Entering the exhibition is a ritual. We put on white shoe covers, like a theatre costume: the actor enters the scene. We have to bend down, bend over to pass through the door, low as those of these sacred places into which one enter by making a curtsy. We’re going in, so. The floor is covered with a grey carpet that rises on the walls and a resolutely fake light baths this unreal interior, macabre neon glare, overexposure. Bases scattered throughout the space, two shelves running on the walls. Many objects with hybrid and artificial forms, lined up there, forming great musical phrases with a thousand sounds, in rhythm, there, recompositions of nature, objects sometimes precious sometimes vulgar, that make true or false. Doubt. Sculptures created in extenso or mixed compositions, objects from multiple contexts, results of the frenetic collection of a hunter artist. We are in a cabinet of curiosities, with its share of strangeness and fantasy, of discoveries and questions. The atmosphere is experimental, like a veterinary laboratory, sometimes even a mouse trap. The domestication of the world and the constant anthropomorphisation of our environment then strikes the visitor who has become the guinea pig of a transformative experience. The spectator-consumer, as he wanders through space, becomes the animal for whom these objects for dogs or cats are now intended. Between illusion and reality, he discovers the improbable born of a world where each object has been anthropomorphised. Excessive domestication.

As awareness of humanity’s damage to nature grows, as the harmful impact of the anthropocene persists and as everyone wonders how this infernal machine will stop (can it?), Théo Mercier questions domestication at the heart of the Museum of Hunting and Nature. Explosive, the dialogue promises. Disciplined, the exhibition disappoints .

This is more or less where I stopped when I started writing this text over a month ago. Many deplore the rarity of negative writings produced by contemporary art critics. Despite the total freedom of writing that we claim within Jeunes Critiques d’Art, we do not escape this global observation. Then why? Writing requires time, energy, a personal commitment that is difficult to give to something that does not generate interest or love. It’s like having to have a drink with someone you don’t like, overall it’s a bad night. So why wasting your time? Why write about something I don’t like when so many artists interest me? Why write about this project when Théo Mercier’s other proposals arouse much more interest in me? I stopped writing, I’m going back to it because I feel the need. This text has not left me, there must be something to say.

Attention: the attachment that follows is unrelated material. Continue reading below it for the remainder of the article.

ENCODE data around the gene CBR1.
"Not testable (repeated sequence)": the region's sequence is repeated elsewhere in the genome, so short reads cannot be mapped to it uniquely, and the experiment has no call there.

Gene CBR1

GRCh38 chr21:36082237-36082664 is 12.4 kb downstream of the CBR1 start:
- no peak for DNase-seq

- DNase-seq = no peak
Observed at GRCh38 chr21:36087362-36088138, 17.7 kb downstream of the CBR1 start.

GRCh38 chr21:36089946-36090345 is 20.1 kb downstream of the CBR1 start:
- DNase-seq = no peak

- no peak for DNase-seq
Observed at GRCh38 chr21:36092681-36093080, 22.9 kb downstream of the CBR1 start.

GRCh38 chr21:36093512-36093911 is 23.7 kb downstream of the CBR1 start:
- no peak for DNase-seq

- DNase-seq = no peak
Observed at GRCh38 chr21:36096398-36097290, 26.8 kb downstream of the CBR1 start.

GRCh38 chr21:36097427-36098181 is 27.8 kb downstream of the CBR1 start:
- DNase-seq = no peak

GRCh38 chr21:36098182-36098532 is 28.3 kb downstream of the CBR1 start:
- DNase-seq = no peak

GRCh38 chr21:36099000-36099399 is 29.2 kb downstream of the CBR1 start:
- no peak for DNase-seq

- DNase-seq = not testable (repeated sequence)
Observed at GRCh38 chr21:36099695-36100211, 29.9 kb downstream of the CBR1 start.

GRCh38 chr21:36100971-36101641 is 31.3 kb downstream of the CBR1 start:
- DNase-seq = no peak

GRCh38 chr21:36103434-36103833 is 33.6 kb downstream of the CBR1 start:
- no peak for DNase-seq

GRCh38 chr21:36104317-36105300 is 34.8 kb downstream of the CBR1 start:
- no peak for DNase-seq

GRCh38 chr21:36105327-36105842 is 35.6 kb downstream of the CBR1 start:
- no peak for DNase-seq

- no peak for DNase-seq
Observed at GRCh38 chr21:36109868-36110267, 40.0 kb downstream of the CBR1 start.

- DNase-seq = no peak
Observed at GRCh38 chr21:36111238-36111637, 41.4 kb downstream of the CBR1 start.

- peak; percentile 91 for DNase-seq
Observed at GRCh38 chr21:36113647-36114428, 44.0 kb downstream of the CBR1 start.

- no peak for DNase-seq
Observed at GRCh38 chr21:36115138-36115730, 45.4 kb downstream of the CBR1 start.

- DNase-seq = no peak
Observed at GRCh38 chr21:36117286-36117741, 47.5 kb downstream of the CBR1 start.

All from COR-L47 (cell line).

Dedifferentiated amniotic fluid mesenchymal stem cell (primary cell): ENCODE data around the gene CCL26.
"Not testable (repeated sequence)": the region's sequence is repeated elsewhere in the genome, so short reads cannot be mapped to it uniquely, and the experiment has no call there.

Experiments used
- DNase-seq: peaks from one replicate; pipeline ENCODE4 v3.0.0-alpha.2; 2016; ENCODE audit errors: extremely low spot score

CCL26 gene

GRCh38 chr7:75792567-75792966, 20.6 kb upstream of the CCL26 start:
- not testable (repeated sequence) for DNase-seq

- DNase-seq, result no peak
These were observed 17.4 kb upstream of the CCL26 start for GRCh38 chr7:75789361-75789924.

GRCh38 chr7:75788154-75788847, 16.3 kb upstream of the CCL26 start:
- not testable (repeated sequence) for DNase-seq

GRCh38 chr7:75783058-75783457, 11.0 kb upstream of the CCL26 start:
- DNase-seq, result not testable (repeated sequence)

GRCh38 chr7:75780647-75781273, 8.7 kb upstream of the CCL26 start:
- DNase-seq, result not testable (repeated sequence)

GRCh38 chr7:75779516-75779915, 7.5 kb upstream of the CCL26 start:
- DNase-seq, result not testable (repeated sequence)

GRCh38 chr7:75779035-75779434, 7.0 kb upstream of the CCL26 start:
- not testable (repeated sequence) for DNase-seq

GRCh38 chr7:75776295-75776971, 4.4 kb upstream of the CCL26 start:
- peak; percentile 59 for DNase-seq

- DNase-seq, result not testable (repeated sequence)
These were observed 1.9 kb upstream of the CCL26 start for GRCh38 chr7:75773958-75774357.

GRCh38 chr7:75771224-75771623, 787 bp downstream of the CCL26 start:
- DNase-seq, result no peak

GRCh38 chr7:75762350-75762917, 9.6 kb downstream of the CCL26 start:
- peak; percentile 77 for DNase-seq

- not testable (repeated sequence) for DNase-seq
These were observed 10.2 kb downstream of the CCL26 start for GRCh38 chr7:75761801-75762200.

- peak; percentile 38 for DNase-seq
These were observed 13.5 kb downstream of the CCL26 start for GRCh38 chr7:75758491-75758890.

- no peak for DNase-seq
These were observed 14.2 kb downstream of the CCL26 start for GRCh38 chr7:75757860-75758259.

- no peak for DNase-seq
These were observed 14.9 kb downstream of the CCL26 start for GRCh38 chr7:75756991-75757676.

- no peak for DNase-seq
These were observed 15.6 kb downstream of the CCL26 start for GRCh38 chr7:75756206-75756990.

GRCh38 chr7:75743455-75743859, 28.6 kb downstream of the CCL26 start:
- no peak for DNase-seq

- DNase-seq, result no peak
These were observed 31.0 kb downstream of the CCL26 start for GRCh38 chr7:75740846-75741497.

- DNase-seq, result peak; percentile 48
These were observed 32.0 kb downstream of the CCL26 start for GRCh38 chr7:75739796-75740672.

I will not write about the exhibition, explain the reasons why the lower room fails to provoke in the visitor the reactions that the artist would like to convey and that the introductory text evokes. I will not question the hanging choices which, if they allow a good coverage on Instagram, make it difficult to lead the gaze to any depth. I will not qualify this observation by talking about the upper rooms where the dialogue between Théo Mercier and the collections makes the exhibition more convincing, although generally in vain. I’m not going to write about the exhibition, but I now understand why this text didn’t want to let me go: there is a proposal I want to talk about, wonderful.

Massacre, 2019
Théo Mercier, Massacre, 2019. © ErwanFichou et Théo Mercier.

Massacre, 2019. In a large glass display case, African masks are piled up. They were thrown there, in a jumble, like garbage abandoned at the dump, multitude of nameless bodies ditched in the mass grave. These lifeless faces pile up and get lost in a shapeless whole. We try to distinguish their features, we sometimes succeed. These masks are fake, produced by and for the European market, decorative objects for adventurous white people. We look at them and we cannot help but think of the looting, massacres and dominations that have punctuated the life of this continent. These masks – the authentic ones – were endowed with a spirit, they lived, they created links between worlds. Ripped out of their context and moved to Europe, they would die. Here, they have lost everything, so much so that they are perfectly false, simulacrum for lovers of exoticism, they testify to their pain. Every Stone Should Cry – that’s the title of the exhibition – and on the woody cheekbones of these lost faces would almost flow a tear.


Get out of your slump

Raise your face

There, around you



The masks lie in the middle of the trophy room. Like them, we are surrounded by a multitude of dead inert animals. Stuffed for their lost shine, they are exposed there. Illusive maintainings of a beauty already disappeared, paroxysm of our tendency to want to hoard everything, here they are hung on the wall. Massacre. It is also the name given to these heads of naturalized animals. Dominations are responding to each other. We keep track of it, we’re proud of it. We show our friends these trophies, whether they come from a Congolese village or from the Compiègne forest, we exhibit them. They are good memories all the same, maybe even great adventures. What anguish.

Around us nothing is alive but death.


Grégoire Prangé
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